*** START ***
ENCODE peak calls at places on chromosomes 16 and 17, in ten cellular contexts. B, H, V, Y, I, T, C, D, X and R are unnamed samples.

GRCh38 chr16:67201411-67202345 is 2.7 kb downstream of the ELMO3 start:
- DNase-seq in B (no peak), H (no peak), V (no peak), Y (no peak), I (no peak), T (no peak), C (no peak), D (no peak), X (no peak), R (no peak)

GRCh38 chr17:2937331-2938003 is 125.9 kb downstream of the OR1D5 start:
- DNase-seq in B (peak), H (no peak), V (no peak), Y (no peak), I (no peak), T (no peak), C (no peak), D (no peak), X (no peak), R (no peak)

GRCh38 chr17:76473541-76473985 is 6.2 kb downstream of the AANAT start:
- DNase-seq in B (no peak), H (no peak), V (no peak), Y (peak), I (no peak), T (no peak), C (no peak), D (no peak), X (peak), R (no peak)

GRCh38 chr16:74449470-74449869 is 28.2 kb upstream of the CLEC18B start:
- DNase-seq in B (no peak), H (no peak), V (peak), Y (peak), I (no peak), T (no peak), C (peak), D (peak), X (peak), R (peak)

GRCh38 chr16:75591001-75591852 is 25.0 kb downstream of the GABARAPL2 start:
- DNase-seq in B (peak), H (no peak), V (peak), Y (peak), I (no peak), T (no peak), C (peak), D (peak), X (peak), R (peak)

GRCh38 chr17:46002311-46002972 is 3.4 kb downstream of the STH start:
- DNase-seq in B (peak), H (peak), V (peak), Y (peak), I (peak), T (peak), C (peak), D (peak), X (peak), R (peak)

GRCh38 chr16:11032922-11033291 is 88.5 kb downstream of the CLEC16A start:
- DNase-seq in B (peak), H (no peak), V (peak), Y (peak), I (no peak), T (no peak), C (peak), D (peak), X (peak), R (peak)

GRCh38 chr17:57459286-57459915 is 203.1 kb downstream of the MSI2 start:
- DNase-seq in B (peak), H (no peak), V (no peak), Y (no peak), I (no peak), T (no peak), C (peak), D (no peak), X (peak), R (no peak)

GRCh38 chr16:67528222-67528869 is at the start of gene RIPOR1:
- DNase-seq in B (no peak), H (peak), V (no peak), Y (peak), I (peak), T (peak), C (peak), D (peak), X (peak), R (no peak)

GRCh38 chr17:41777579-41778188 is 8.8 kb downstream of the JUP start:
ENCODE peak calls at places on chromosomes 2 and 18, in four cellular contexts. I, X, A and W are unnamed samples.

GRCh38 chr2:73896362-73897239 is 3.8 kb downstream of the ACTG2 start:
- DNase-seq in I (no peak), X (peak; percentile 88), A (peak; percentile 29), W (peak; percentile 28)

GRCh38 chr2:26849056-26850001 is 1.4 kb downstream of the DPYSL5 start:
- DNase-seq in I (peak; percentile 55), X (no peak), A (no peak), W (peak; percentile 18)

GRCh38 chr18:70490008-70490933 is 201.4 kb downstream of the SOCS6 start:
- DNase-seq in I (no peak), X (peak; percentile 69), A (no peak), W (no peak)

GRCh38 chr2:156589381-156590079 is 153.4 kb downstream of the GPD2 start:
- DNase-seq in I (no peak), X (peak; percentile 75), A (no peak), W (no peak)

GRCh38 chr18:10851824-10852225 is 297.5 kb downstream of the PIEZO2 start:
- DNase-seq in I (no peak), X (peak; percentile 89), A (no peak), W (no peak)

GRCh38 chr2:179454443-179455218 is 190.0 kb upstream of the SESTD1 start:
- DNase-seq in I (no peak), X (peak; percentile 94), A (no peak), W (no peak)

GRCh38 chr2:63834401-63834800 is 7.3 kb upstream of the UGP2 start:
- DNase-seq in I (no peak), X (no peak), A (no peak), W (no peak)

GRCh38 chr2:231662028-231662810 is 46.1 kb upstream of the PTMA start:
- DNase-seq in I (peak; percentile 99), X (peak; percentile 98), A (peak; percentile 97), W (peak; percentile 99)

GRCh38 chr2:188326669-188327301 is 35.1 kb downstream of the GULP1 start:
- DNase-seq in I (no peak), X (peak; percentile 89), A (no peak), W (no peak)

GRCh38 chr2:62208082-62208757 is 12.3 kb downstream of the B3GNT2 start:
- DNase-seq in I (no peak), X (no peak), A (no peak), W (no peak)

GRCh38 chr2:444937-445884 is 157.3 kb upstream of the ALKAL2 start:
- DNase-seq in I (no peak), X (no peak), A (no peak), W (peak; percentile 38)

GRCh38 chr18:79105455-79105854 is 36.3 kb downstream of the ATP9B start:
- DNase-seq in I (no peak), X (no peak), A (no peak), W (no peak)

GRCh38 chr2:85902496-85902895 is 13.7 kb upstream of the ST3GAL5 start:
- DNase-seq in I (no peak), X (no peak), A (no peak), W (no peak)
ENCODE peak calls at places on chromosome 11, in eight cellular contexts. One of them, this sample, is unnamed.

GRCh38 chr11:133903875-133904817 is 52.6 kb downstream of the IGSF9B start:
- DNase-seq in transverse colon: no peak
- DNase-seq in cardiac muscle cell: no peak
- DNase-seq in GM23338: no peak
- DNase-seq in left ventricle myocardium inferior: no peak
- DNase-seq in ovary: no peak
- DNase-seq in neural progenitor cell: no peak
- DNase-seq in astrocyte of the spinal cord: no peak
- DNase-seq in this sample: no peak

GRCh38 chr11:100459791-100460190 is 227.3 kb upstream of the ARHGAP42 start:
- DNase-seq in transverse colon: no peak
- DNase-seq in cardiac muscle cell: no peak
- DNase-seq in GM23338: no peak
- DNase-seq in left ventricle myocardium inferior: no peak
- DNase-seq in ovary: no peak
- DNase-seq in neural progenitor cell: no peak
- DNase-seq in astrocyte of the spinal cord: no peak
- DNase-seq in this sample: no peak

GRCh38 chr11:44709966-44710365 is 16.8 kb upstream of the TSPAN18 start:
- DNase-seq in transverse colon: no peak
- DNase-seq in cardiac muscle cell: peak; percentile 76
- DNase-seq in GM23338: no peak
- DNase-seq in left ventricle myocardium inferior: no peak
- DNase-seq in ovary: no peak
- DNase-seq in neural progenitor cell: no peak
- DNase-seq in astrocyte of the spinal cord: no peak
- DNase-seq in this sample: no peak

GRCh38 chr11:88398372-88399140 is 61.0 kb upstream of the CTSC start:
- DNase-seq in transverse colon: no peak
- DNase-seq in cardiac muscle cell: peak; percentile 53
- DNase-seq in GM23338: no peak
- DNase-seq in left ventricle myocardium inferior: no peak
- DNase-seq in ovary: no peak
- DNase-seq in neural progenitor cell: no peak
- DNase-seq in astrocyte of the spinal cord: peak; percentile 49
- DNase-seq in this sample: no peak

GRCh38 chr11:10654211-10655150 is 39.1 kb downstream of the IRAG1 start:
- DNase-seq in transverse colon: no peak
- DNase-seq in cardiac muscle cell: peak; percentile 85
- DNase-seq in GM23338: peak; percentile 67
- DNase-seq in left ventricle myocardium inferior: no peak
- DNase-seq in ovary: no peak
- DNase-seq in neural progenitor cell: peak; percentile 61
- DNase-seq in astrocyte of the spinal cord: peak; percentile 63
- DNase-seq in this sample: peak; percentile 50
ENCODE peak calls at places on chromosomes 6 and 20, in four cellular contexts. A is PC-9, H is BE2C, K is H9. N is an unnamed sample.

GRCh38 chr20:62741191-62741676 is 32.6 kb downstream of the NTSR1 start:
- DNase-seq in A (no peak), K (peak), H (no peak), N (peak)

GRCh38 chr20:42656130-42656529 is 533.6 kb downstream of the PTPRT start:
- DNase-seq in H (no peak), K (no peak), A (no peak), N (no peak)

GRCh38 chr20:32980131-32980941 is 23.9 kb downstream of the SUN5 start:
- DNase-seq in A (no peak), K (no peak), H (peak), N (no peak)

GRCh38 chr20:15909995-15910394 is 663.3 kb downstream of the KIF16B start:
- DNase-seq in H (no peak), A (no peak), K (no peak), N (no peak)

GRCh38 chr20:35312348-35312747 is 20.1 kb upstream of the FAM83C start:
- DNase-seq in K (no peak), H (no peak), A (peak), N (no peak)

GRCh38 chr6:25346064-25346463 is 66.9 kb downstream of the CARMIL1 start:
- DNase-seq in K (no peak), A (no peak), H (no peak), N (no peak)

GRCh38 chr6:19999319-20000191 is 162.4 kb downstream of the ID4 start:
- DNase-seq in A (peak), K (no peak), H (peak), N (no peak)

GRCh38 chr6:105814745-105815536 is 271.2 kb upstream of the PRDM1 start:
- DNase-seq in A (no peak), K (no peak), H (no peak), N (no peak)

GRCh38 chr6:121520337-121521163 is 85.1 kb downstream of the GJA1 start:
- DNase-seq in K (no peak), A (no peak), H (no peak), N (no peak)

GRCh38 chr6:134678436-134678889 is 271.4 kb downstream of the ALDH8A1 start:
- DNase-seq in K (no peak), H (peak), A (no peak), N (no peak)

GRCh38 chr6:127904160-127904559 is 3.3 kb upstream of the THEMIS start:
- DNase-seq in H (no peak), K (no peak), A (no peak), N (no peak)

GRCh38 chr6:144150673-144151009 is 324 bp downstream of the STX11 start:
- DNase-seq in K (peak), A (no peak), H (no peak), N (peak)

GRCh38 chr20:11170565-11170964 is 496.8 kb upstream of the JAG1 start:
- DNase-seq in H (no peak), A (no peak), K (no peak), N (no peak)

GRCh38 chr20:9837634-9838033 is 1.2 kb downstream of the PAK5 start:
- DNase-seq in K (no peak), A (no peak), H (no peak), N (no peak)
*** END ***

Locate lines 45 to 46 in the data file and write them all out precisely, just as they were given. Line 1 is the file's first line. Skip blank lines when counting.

- DNase-seq in I (no peak), X (no peak), A (no peak), W (no peak)

GRCh38 chr2:85902496-85902895 is 13.7 kb upstream of the ST3GAL5 start: